In mid-January, some people’s New Year’s Resolutions have already crashed and burned. I have always loved the tradition of coming up with resolutions and trying to find meaningful ones that will stick. In the last few years, I have tried a different tack, by getting very specific about one or two goals, or going with a larger theme that reflects all aspects of my life. This year, I have decided to focus on gratitude. I want gratitude to become my praxis, my practice. This is less about self-improvement and more about a spiritual shift after some hard-won lessons. This is something I want to become a lifelong practice, not just a quickly-expressed-but-easily-forgotten resolution.

I have read about people keeping gratitude journals, or making lists of things that they are grateful for. I love both of those ideas. So now I plan to jot down things I am grateful for in my all-purpose journal that also serves as a repository for writing ideas, dreams, goals, meditations, and all other things. I think it will be fun to find bits of gratitude sprinkled among the pages. When appropriate, I will also take pictures of things that spark my gratitude, like sunrises, a good meal, and glimpses of a full moon. Taking time to write down my gratitude and to take pictures of my gratitude, I hope, will help me to be more grateful, to more fully realize my gratitude.

I also want to examine gratitude, and not just be grateful for the good things and the beautiful things. I want to find gratitude in all. I want to find gratitude in the dark moments, in the sad times, in the things that might otherwise be difficult to find gratitude.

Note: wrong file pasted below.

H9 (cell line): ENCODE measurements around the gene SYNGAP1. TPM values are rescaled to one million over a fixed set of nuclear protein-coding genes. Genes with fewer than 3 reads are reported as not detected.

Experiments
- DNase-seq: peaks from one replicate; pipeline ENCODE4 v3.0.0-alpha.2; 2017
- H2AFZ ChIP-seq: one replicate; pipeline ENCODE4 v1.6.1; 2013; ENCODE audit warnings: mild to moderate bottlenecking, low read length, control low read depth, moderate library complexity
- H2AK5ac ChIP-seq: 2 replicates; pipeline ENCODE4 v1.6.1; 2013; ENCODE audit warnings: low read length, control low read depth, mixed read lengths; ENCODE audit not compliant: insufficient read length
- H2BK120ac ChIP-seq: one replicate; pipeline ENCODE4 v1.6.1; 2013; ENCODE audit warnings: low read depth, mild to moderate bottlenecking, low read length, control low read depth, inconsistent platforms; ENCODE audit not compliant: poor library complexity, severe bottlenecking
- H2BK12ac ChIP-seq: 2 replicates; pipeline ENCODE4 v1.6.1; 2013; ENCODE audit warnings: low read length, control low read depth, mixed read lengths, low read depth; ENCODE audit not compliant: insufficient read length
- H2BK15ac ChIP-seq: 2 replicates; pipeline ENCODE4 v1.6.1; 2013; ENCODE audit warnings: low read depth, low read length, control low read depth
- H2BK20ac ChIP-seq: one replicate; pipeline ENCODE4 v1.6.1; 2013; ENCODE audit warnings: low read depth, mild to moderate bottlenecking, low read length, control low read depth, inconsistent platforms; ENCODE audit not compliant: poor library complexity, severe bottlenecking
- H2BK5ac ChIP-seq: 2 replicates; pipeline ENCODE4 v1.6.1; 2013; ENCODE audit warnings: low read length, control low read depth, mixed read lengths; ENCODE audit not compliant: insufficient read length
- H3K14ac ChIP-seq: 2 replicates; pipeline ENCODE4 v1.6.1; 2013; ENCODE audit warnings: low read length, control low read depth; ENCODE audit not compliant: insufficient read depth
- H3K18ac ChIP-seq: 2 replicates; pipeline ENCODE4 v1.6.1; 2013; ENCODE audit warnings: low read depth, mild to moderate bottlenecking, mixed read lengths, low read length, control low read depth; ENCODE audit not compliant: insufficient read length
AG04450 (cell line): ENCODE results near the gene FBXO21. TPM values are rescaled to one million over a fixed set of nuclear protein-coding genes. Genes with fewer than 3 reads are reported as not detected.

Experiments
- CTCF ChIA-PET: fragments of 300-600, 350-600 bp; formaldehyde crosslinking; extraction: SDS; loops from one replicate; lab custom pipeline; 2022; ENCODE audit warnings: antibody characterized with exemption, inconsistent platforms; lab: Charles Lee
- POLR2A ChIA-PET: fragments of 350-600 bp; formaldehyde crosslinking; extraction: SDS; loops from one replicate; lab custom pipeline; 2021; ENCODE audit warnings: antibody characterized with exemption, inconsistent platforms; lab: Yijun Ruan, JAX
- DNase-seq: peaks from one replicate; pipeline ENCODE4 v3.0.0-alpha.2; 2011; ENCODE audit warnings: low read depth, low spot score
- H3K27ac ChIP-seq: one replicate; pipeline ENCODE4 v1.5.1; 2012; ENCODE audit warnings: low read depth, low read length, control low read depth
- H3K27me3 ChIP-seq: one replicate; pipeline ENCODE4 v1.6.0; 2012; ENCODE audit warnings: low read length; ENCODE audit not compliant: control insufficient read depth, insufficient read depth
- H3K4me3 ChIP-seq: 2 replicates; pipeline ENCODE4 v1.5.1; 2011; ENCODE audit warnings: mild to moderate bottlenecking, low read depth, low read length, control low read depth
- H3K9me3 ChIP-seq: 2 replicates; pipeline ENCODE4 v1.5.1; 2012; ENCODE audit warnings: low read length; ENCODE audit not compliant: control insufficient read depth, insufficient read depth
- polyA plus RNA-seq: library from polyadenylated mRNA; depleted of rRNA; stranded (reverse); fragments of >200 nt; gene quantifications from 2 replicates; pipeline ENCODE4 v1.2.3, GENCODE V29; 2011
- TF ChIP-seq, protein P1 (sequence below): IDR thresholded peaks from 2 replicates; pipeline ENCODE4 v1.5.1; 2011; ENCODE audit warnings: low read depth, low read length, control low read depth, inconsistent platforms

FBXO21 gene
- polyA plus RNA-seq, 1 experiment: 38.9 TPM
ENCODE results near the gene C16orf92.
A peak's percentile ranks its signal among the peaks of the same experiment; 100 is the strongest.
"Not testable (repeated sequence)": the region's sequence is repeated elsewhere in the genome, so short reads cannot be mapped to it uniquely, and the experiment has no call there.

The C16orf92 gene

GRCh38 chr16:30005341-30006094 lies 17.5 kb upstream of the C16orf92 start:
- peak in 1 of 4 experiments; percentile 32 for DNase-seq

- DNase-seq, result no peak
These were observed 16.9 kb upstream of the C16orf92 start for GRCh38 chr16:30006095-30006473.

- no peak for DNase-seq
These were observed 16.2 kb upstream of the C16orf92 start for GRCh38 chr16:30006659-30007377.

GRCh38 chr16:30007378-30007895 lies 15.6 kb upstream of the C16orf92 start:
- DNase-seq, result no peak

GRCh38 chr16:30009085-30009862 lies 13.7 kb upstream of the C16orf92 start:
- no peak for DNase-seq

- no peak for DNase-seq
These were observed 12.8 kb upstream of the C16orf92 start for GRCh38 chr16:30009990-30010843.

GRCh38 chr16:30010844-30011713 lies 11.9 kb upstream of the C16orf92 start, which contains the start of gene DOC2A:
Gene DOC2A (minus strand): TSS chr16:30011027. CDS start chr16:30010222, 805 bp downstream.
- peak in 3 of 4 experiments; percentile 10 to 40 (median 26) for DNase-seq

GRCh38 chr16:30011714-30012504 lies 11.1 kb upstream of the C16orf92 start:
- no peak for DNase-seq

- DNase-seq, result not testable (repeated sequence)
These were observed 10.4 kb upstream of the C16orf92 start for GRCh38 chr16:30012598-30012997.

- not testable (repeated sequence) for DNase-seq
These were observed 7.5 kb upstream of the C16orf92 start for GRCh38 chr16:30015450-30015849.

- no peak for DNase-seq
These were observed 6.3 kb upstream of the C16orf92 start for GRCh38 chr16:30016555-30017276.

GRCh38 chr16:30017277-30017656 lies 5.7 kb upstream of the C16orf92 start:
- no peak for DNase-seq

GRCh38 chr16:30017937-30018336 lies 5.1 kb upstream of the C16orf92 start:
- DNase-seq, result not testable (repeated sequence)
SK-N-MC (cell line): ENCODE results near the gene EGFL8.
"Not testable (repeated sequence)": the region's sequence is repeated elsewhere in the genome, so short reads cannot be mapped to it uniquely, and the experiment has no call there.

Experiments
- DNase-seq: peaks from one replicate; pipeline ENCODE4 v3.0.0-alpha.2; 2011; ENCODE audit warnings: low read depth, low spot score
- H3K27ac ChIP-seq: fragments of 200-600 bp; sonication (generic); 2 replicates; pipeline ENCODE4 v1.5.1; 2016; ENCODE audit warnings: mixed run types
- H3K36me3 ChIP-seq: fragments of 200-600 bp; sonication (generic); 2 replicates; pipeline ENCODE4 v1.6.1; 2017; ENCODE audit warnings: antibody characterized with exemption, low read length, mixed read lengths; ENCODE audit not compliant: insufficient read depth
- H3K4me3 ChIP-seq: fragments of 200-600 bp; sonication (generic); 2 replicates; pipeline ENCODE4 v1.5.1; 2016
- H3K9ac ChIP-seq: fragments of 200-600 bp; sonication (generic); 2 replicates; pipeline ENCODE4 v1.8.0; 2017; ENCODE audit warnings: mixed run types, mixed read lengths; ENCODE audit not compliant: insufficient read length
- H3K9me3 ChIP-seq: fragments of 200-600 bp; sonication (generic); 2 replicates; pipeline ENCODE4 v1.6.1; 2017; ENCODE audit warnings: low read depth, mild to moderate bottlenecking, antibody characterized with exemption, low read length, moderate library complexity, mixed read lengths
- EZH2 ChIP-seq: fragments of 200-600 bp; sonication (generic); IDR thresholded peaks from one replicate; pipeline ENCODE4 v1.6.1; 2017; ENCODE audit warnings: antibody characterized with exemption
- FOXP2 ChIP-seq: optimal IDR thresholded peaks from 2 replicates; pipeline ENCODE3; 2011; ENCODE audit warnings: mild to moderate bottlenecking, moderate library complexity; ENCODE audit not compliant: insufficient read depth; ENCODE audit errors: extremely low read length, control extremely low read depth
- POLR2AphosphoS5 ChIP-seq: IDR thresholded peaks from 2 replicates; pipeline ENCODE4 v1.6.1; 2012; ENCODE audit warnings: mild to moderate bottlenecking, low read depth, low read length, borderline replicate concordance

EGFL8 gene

As well, I realize that these are all internal moments. I also want to share my gratitude for the people whom I love. I have decided to pick up that beautiful, and ancient, art of letter writing and go beyond the traditional thank you note. I plan to write thank you letters to the people I love and really say thank you and express what they mean to me. It might be on a birthday, or when I think of a friend, or when I know someone is having a hard time.

“As we express our gratitude, we must never forget that the highest appreciation is not to utter words, but to live by them.”–John F. Kennedy

The quote from Kennedy makes me realize that gratitude is so much more than saying thank you. It is taking the meaning deep into our hearts, and living it fully. It means saying thank you for the big and small, aloud and in the quiet ways we live. In reality, it means writing the thank you notes for gifts, but also sharing our gifts of talent and time with others. It means being present. It means being open. It means living fully.

“It is through gratitude for the present moment that the spiritual dimension of life opens up.”–Eckhart Tolle

Here’s to a new year and a new practice. Here’s to gratitude. What does gratitude mean to you? How do you express gratitude? What is the practice that you hope will bring more meaning and joy into your life?

 

Unadorn


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The tree unadorned. Photo by Kary Schumpert.

The holidays come careening like a noisy parade, despite their arrival in the midst of the quiet beginning of winter. For a bit, we forget about the silence, while decorating and baking and wrapping and celebrating. It is in the darkest time of the year, that we find the meaning of light and look forward to its arrival.

One of my favorite rituals is taking down the Christmas tree and all the decorations, at the end of the holiday season while the year is still young. Some people I know, as soon as the last present has been unwrapped, swiftly pack up all the ornaments and vacuum the last of the evergreen needles, fake or real, from the floor the day after Christmas. I like to wait until Epiphany or the 12th day of Christmas. In the Christian tradition, Epiphany is the day that the wise men finally reached the birthplace of Jesus. This year, to celebrate Epiphany, I waited for a windy morning in the new year, but not the actual day, which is January 6.